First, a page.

Recently appointed Carhartt CIO John Hill has taken a career path that spans the IT and business sides of the enterprise. Here's why he thinks it will become increasingly difficult for IT professionals to rise to the CIO level without getting significant business-side experience.

David Wagner, Executive Editor, Community & IT Life

March 15, 2016

6 Min Read
<p align="left">(Image: <a href="" target="_blank">John Hill</a> via LinkedIn)</p>

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"A new CIO doesn't even get 100 days [to make a mark] anymore," said recently appointed Carhartt CIO John Hill. In an interview with InformationWeek, Hill talked about the background that helped him become a CIO, how to hit the ground running, and what his priorities are.

In his new role, Hill is working with Carhartt’s senior leadership team to define a technology strategy, while overseeing IT operations. Carhartt is an apparel maker and retailer that specializes in workwear for men and women. The company, founded in 1889, is headquartered in Dearborn, Mich., and has approximately 5,100 employees worldwide. The family-owned business is managed by the descendants of company founder Hamilton Carhartt.

Hill calls himself an "accidental CIO," and has moved between the IT and businesss sides of the enterprise throughout his career. In addition to holding business positions with the likes of IBM, GM, Roche, and Grainger, Hill had a previous stint as a CIO at the Workplace Safety and Insurance Board. "I never set [the CIO role] out as a goal," he said. "I had roles in supply chain and business development, and I found myself in a lot of different roles in manufacturing and insurance."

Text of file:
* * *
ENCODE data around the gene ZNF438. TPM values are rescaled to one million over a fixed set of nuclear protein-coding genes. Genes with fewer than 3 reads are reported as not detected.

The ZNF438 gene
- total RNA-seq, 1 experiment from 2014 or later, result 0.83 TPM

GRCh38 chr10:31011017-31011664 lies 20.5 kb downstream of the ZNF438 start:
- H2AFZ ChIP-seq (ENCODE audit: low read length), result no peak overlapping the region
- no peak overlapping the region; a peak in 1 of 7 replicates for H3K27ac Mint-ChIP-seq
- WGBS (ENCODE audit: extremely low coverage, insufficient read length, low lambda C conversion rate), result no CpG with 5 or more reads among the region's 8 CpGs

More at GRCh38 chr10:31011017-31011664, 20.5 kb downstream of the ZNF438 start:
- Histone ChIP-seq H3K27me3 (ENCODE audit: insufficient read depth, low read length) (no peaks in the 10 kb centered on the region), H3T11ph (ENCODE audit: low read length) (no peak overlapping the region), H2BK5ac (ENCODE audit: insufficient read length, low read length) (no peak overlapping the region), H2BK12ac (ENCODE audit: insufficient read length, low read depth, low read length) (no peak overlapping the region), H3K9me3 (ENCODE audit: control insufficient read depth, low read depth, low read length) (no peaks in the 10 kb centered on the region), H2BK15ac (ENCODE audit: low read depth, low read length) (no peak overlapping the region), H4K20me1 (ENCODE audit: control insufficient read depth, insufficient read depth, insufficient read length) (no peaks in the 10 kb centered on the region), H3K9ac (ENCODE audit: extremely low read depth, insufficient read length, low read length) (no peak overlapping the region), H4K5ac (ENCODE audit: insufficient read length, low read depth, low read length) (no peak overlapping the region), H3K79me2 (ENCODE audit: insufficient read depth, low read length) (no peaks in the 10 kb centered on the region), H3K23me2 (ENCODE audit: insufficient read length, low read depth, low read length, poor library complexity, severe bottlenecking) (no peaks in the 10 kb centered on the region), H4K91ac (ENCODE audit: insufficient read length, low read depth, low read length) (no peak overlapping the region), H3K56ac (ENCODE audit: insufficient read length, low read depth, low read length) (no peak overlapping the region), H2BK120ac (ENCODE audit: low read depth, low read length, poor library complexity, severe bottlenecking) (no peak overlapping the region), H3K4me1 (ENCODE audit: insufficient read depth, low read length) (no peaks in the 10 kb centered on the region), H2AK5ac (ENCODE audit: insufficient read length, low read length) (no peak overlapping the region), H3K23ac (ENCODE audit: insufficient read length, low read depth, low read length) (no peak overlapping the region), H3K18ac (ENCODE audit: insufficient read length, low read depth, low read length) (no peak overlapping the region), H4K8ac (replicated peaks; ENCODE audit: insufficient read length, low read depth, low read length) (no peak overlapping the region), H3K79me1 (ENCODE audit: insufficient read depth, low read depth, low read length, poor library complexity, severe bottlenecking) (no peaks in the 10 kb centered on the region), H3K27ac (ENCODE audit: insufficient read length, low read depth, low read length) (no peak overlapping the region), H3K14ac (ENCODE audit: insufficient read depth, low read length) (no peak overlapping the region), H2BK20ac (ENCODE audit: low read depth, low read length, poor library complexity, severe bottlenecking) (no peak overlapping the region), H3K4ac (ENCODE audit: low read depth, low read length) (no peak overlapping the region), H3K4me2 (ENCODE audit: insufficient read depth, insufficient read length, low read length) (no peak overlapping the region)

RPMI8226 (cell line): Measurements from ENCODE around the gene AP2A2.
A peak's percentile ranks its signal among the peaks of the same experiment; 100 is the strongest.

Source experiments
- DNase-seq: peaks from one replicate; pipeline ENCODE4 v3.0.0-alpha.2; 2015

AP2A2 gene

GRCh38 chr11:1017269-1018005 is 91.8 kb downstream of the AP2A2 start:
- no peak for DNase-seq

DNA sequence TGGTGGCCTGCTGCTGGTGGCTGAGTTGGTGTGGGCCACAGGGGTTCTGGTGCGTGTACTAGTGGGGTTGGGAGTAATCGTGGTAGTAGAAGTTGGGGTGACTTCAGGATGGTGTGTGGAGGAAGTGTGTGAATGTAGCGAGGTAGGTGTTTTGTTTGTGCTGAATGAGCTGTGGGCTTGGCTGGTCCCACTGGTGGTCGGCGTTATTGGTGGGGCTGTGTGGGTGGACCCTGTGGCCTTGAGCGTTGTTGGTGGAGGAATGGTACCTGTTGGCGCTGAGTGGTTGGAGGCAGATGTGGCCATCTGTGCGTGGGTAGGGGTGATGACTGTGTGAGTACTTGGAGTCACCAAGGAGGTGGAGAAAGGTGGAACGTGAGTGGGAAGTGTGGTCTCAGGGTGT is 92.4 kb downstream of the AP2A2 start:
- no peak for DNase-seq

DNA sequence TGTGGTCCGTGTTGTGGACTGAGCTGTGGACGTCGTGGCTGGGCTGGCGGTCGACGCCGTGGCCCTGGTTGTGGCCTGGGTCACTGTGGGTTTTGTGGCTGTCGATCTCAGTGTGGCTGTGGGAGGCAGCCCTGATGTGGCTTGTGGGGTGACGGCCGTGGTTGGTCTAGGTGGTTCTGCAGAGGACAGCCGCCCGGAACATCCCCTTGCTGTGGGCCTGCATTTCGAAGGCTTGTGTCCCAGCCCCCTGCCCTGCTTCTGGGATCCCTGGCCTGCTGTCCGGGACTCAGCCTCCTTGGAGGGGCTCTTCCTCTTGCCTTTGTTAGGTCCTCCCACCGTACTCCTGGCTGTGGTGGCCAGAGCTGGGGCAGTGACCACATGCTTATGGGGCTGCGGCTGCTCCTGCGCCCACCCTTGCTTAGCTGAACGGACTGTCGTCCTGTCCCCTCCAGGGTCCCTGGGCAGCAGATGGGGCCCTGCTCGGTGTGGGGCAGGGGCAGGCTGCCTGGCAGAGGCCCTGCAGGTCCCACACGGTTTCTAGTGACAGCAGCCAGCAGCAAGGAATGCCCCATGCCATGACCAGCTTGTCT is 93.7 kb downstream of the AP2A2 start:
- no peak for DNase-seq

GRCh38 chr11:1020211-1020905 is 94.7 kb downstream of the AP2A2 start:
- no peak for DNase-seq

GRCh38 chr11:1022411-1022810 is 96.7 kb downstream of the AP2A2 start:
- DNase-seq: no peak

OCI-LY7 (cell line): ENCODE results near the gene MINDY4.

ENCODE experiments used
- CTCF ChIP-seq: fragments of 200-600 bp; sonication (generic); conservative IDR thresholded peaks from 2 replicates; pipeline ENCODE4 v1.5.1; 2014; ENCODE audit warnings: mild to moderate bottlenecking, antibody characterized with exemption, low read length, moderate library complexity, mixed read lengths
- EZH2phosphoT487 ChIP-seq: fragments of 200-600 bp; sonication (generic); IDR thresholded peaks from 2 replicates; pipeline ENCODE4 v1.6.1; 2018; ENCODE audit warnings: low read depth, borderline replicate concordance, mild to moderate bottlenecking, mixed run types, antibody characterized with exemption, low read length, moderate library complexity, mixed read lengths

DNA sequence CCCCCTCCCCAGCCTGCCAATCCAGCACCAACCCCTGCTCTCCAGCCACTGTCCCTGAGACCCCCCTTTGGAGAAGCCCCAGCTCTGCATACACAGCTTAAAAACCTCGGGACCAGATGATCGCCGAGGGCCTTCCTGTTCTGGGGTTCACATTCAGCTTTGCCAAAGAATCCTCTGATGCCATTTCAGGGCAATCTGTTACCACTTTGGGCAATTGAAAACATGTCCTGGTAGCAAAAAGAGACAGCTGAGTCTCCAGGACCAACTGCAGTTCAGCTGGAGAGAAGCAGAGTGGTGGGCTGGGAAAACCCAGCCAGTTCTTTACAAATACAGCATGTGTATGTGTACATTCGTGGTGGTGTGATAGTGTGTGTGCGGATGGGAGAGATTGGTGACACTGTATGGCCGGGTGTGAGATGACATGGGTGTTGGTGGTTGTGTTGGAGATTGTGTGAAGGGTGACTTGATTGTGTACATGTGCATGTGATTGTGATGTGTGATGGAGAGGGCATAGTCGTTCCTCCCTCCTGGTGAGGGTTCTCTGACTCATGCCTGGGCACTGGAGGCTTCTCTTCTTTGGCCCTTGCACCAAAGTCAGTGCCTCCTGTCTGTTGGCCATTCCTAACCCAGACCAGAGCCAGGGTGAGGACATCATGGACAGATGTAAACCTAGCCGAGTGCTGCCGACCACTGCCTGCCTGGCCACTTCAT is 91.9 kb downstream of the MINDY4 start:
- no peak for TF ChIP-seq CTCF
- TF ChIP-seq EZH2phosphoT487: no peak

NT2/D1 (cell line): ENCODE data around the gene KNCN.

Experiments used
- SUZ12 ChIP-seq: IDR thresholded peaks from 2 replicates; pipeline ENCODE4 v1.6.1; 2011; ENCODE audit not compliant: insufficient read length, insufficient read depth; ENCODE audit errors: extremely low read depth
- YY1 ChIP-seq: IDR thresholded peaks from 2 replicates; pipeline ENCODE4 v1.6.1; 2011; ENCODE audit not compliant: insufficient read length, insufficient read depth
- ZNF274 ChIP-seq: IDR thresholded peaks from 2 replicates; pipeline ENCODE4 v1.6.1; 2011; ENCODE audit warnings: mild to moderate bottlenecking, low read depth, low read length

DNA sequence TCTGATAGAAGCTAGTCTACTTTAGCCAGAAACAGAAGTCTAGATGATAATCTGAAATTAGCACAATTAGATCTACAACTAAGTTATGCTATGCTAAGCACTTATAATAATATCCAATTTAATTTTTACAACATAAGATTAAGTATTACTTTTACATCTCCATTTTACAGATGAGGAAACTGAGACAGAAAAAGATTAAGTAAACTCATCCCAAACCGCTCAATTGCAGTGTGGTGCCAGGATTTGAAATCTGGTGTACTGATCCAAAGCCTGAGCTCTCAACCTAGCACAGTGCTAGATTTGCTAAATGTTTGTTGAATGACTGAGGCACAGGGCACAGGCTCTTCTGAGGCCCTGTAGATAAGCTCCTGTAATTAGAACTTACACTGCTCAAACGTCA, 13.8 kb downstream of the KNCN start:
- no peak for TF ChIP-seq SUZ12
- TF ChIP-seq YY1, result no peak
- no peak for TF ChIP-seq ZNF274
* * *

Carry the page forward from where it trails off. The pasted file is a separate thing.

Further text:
In fact, Hill thinks it will become increasingly difficult for IT professionals to rise to the CIO level without getting significant business-side experience. Managing the CIO workload requires "the right balance of detail versus breadth," said Hill. "IT leaders sometimes struggle with going into too much detail on technology issues. They dive into tech issues that, frankly, they don't have business getting into. You have to trust your people to run the technology."

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It is hard to gain that trust without having experienced IT from the perspective of a business executive, which is why Hill recommends that aspiring CIOs broaden their a resumes to include non-IT jobs. When he held non-IT jobs, Hill said, "I had to trust that the IT people knew what they were doing. I was their customer. I didn't want to hear about boxes and technology. I wanted to know how IT was going to solve my business problems, not what widget they were using."